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Financial planners often counsel clients to keep up to a year's worth of living expenses in a fairly liquid savings account for emergencies.
Long-term joblessness, a major illness or the death of a partner could certainly chew up that hefty sum, but preparing for more common, smaller hiccups is important, too.
Linda Montgomery learned this in the hardest of ways when her husband died nearly two years ago after battling lung cancer.
The 63-year-old widow went through a personal bankruptcy brought on by her husband's medical expenses, losing ownership of the couple's condo near Atlanta. She relocated to Michigan to be near family, rented an apartment and started to rebuild, living on Social Security and pension income.
Then a slip and fall this winter stuck her with about $300 in charges for physical therapy that weren't covered by insurance. She was able to absorb the charges thanks to a service that let her stretch out payments without interest, but the experience reminded her how vulnerable retirees are to unexpected expenses.
"We never thought anything bad would happen. I wish we had put more into emergency savings," she said.
The trick, of course, is balancing the rainy-day fund with competing goals for everyday spending and retirement savings. And for those already in retirement, it's knowing how much cash on hand you need to have in order to avoid ill-timed withdrawals from retirement accounts.
Could finding a more personalized target for emergency funds help consumers make sure they are striking the right balance?
That's the thinking behind a new tool from HelloWallet, a unit of Morningstar Inc.
The budgeting software application provider analyzed two years' worth of spending on about 15,000 subscribers. Car and home repairs and health care costs accounted for most of the large spending spikes.
The tool asks users about their income and typical monthly expenses, their health insurance deductibles and out-of-pocket maximums, how many cars they own, whether they own a home or rent and how much they have in current savings.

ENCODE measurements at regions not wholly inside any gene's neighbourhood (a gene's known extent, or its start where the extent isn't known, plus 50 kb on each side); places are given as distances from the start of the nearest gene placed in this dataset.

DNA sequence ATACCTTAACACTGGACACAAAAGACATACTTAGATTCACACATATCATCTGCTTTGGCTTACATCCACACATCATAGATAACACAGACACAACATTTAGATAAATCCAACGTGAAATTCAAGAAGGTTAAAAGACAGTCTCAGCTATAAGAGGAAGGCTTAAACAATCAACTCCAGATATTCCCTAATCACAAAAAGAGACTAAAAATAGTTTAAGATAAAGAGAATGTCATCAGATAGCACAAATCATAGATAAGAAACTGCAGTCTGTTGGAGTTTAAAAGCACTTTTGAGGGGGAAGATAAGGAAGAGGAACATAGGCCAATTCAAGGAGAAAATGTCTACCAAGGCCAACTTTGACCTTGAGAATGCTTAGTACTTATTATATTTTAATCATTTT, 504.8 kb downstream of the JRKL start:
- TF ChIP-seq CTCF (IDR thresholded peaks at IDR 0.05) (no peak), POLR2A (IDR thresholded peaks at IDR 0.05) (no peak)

Using that data, it projects suggested dollar figures to save for minor and major emergencies, as well as a job loss, based on the actual expenses its users incurred. These amounts vary depending on several factors, such as the person's number of dependents, health insurance deductibles and total income, and whether there is a working spouse in the household.
The goal is to help people get to the point where they can absorb minor emergencies, then build to where they could withstand a lengthy job loss, said Aron Szapiro, policy and finance expert for HelloWallet.
Many people, of course, struggle to save anything, so simply identifying how big an emergency fund should be can be an exercise in frustration. And as more people are subject to high-deductible health plans, large out-of-pocket bills from medical procedures are more common.
If you're still below target, be aware that there are some alternatives when emergencies strike. A home equity line of credit or a reverse mortgage are two options, and health savings accounts paired with high-deductible health plans offer tax incentives for putting away money for medical bills.
Montgomery used a no-interest payment plan through CarePayment, an Oregon-based consumer finance company that contracts with such health providers as hospitals. The providers pay fees to CarePayment to administer the payment plans. The company says it handles about 1.5 million patient accounts through roughly 500 health care facilities.
Larry Jones, 63, used the service to stretch out payments on more than $1,800 in medical bills related to a knee surgery last fall.
Jones retired from an insurance career with a pension, owns some investments and still works part time at a retail job to get the health insurance, but chose the payment service so he wouldn't have to liquidate investments.
"I can't see putting $3,500 into a savings account earning a half of 1 percent because I may need it to pay a medical bill," he said.
There's plenty of debate about how emergency funds should be invested, with some experts suggesting putting everything in ultrasafe bank accounts and others recommending a tiered approach that can incorporate bonds with lower-risk profiles.
Wherever you fall on the spectrum, identify your biggest risks and think about how you'd respond when disaster strikes.
Janet Kidd Stewart writes for the Chicago Tribune.